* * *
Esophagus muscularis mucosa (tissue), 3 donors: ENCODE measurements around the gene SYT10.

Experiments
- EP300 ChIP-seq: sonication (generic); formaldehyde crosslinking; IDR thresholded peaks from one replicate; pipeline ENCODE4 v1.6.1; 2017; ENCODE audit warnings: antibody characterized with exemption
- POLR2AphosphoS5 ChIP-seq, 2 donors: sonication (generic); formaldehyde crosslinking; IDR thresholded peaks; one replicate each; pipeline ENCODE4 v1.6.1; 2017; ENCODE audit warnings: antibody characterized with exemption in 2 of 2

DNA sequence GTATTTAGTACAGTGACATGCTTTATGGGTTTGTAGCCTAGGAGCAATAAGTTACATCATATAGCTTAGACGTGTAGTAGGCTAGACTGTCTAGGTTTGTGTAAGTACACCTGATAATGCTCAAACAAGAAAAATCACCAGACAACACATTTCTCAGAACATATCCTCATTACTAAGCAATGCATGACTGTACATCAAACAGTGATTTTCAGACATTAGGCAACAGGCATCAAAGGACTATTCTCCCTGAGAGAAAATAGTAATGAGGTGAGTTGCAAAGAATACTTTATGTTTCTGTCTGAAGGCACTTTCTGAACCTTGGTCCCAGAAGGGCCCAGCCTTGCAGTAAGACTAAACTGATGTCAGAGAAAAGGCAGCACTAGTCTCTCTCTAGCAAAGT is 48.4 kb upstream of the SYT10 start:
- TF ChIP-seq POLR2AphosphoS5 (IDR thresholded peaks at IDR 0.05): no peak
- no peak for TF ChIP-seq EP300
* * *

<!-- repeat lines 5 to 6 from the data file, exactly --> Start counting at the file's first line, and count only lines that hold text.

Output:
DNA sequence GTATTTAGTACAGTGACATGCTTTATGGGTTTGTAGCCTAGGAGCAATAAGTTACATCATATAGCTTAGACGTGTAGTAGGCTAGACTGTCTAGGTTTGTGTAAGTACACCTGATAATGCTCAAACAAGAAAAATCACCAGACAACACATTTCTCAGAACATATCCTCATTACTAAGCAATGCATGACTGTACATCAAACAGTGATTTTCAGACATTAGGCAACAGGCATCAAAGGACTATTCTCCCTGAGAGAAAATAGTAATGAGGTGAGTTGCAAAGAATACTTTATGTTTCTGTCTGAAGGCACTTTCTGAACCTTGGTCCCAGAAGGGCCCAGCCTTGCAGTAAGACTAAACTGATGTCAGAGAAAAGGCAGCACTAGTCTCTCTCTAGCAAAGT is 48.4 kb upstream of the SYT10 start:
- TF ChIP-seq POLR2AphosphoS5 (IDR thresholded peaks at IDR 0.05): no peak